1. When you post your Twelve Loaves bread on your blog, make sure that you mention the Twelve Loaves challenge in your blog post; this helps us to get more members as well as share everyone's posts. Please make sure that your bread is inspired by the theme!
2. Please link your post to the linky tool at the bottom of my blog. It must be a bread baked to the Twelve Loaves theme.
3. Have your Twelve Loaves bread that you baked this December, 2013, and posted on your blog by December  31, 2013.

#TwelveLoaves is a monthly bread baking party created by Lora from Cake Duchess.  #TwelveLoaves runs so smoothly thanks to the help of the lovely Paula from Vintage Kitchen Notes and Renee from Magnolia Days.

Let's see what our #twelveloaves bakers baked this month:
Sharing with Yeastspotting

28 comments:

  1. You made my favorite pandoro recipe Karen! I think this bread alone is worth the book. It's so amazing! I've made it so many times, and it's by far my favorite instead of panettone, which is the traditional bread served here. Thanks for baking with us!

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    1. After I made this, I saw your post from last January! Loved your snow covered pandoro!

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  2. fabulous, Karen! I have got to get that pan. It's so beautiful and so festive and SO ITALIAN!:))) thank you for sharing this gorgeous bread with us this month for #TwelveLoaves

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    1. Thanks so much Lora. I thought of you when I made it. =)

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  3. Your bread is stunning! Definitely worth the effort and making it for the holidays sounds like a wonderful idea.

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  4. Wow! This looks so pretty and delish that made me speechless…

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  5. This looks just lovely! I would love a bit toasted with butter and jam for breakfast. I bet it makes stellar french toast too!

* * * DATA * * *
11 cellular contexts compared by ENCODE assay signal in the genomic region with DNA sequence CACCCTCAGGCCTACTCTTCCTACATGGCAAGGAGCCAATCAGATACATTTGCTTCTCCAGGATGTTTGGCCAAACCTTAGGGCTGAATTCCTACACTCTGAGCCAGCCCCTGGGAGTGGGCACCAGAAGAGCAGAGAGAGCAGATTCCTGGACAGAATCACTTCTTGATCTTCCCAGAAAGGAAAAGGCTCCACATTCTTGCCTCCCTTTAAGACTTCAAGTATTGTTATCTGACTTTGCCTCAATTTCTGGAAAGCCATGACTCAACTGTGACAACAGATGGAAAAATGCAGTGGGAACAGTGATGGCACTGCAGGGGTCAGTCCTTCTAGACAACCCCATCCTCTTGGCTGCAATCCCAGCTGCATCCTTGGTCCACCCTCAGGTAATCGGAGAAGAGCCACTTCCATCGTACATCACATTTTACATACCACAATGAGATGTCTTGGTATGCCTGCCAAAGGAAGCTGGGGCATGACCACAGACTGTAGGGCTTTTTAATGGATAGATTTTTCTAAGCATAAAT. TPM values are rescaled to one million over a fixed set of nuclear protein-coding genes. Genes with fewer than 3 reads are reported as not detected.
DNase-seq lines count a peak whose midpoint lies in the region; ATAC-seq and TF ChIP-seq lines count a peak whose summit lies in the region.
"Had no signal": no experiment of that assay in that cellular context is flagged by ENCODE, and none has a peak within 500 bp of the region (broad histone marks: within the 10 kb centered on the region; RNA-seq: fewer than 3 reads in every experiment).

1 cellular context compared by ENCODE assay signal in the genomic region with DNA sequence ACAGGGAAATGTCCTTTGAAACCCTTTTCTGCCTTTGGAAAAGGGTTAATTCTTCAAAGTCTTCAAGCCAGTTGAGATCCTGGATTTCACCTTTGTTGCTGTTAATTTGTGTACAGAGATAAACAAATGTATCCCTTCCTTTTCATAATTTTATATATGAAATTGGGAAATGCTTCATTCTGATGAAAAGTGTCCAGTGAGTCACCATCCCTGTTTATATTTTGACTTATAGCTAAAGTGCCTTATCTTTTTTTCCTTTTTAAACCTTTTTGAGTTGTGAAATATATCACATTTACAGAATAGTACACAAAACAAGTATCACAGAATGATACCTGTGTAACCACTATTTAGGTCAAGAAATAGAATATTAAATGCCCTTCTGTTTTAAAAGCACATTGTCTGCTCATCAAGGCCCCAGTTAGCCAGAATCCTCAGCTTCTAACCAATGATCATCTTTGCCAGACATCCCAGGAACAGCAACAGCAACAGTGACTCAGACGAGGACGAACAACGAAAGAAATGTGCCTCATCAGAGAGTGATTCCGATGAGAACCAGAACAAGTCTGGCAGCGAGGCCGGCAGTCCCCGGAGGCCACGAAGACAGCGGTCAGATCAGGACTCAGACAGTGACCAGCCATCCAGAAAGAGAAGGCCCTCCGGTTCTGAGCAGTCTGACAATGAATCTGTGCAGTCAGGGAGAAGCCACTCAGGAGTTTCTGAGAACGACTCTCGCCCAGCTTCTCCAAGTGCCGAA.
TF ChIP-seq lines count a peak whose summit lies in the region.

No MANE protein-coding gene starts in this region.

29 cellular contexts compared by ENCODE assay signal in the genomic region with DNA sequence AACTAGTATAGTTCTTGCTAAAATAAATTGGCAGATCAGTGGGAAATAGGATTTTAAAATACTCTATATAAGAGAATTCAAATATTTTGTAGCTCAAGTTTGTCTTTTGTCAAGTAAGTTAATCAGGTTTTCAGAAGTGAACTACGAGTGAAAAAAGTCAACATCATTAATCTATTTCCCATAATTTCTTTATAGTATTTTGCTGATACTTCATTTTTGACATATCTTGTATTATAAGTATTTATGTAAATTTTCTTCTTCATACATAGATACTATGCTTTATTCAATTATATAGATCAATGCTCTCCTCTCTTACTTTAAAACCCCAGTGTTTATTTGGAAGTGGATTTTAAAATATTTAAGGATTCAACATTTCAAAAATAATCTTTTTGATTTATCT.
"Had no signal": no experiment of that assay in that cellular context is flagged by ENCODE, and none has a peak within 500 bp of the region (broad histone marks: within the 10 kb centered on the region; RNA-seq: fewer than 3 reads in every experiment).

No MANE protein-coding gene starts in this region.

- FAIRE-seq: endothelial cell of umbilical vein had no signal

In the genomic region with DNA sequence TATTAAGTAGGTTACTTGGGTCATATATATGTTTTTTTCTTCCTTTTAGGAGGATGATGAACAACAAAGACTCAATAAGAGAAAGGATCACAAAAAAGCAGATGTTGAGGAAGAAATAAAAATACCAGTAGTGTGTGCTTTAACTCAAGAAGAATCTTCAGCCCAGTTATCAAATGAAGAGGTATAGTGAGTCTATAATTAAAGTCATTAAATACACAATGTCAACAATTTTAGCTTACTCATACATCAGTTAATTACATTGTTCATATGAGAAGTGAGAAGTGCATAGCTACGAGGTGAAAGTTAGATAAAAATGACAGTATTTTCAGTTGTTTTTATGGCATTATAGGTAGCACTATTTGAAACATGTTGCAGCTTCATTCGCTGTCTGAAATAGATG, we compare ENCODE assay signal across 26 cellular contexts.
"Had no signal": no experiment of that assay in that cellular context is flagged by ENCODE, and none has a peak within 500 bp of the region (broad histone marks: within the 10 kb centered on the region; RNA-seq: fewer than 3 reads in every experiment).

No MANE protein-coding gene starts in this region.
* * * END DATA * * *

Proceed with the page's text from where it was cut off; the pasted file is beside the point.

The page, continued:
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    1. That is exactly how I've been having it. Can't wait to try French toast.

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  6. I've never heard of this but it looks fantastic!

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    1. Me neither until recently and I just had to try it.

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  7. your pandoro is absolutely beautiful!!! I want to bake every single bread from this month's Twelve Loaves. . yours probably first!! beautiful and delicious!!

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    1. Thanks Alice =) I'm with you on that. They are all gorgeous.

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  8. Your bread is gorgeous! I just love all the beautiful holiday breads that show up this time of year.

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    1. Me too. Thanks for the sweet comments.

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  9. Gorgeous!! I must get a pandoro pan. What a fabulous bread for any holiday table.

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    1. Thanks Renee. Sometimes we just have to have a single use pan don't we?

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  10. What a wonderful bread! I have never made a panettone as the family would not be happy with the fruit in the bread. So I'm thrilled that you shared a pondoro...it's just gorgeous! I now need a pan as well :)

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    1. Thank you Liz. There is always justification for another pan, right? =)

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  11. This looks spectacular! What a lovely presentation!!! Guess I need to buy myself a new pan. LOL
    Renee - Kudos Kitchen

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  12. This Pandoro is beautiful and if it is anything like a brioche, I know I'd love it! I'm pinning this for later on. I'll need to try this. Thank you for sharing your notes on the recipe. Since you mentioned pannetone, I am just now realizing that I've never made that either. I need to get to work! :-)

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    1. Thanks so much Dionne! Both panettone and pandoro have been challenges I've wanted to try forever.

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  13. Karen I love your Blog and your Pandoro.
    I'm from Verona and Pandoro is the typical Christmas cake in my town.

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I love comments and questions and read every one of them.